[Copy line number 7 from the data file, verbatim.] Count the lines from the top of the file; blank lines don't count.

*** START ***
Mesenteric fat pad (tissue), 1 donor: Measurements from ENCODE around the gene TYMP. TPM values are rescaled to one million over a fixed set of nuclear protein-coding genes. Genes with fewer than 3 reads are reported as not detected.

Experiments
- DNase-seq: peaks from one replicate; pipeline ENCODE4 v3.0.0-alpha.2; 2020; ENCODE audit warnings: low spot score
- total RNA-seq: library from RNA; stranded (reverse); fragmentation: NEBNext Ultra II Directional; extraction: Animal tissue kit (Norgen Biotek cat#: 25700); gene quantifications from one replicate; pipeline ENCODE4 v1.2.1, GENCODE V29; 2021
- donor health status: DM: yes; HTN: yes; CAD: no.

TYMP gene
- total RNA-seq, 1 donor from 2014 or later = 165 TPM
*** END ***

- total RNA-seq, 1 donor from 2014 or later = 165 TPM